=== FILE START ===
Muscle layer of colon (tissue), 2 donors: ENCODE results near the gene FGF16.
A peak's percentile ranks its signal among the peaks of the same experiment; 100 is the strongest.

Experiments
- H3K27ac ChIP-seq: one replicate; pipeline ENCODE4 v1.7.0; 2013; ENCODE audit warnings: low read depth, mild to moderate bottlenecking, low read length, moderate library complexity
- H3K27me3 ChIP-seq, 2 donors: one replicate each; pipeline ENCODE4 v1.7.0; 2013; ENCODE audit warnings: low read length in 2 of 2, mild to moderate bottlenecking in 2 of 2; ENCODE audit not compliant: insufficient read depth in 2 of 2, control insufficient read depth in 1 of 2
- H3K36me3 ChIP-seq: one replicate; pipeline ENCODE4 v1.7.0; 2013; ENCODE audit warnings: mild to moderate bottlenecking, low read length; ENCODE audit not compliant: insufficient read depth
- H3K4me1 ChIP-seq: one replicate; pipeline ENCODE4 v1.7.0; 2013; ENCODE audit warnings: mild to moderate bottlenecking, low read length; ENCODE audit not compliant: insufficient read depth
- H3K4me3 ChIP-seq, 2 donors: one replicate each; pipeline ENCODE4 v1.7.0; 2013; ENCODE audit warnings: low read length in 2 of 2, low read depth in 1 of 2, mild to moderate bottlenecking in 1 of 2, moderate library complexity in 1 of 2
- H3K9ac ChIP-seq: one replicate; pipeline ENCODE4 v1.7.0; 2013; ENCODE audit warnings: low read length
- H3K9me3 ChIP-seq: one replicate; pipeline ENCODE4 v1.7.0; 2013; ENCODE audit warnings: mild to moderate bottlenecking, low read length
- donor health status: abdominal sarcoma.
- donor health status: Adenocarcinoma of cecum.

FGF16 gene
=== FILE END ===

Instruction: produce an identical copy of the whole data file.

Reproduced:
Muscle layer of colon (tissue), 2 donors: ENCODE results near the gene FGF16.
A peak's percentile ranks its signal among the peaks of the same experiment; 100 is the strongest.

Experiments
- H3K27ac ChIP-seq: one replicate; pipeline ENCODE4 v1.7.0; 2013; ENCODE audit warnings: low read depth, mild to moderate bottlenecking, low read length, moderate library complexity
- H3K27me3 ChIP-seq, 2 donors: one replicate each; pipeline ENCODE4 v1.7.0; 2013; ENCODE audit warnings: low read length in 2 of 2, mild to moderate bottlenecking in 2 of 2; ENCODE audit not compliant: insufficient read depth in 2 of 2, control insufficient read depth in 1 of 2
- H3K36me3 ChIP-seq: one replicate; pipeline ENCODE4 v1.7.0; 2013; ENCODE audit warnings: mild to moderate bottlenecking, low read length; ENCODE audit not compliant: insufficient read depth
- H3K4me1 ChIP-seq: one replicate; pipeline ENCODE4 v1.7.0; 2013; ENCODE audit warnings: mild to moderate bottlenecking, low read length; ENCODE audit not compliant: insufficient read depth
- H3K4me3 ChIP-seq, 2 donors: one replicate each; pipeline ENCODE4 v1.7.0; 2013; ENCODE audit warnings: low read length in 2 of 2, low read depth in 1 of 2, mild to moderate bottlenecking in 1 of 2, moderate library complexity in 1 of 2
- H3K9ac ChIP-seq: one replicate; pipeline ENCODE4 v1.7.0; 2013; ENCODE audit warnings: low read length
- H3K9me3 ChIP-seq: one replicate; pipeline ENCODE4 v1.7.0; 2013; ENCODE audit warnings: mild to moderate bottlenecking, low read length
- donor health status: abdominal sarcoma.
- donor health status: Adenocarcinoma of cecum.

FGF16 gene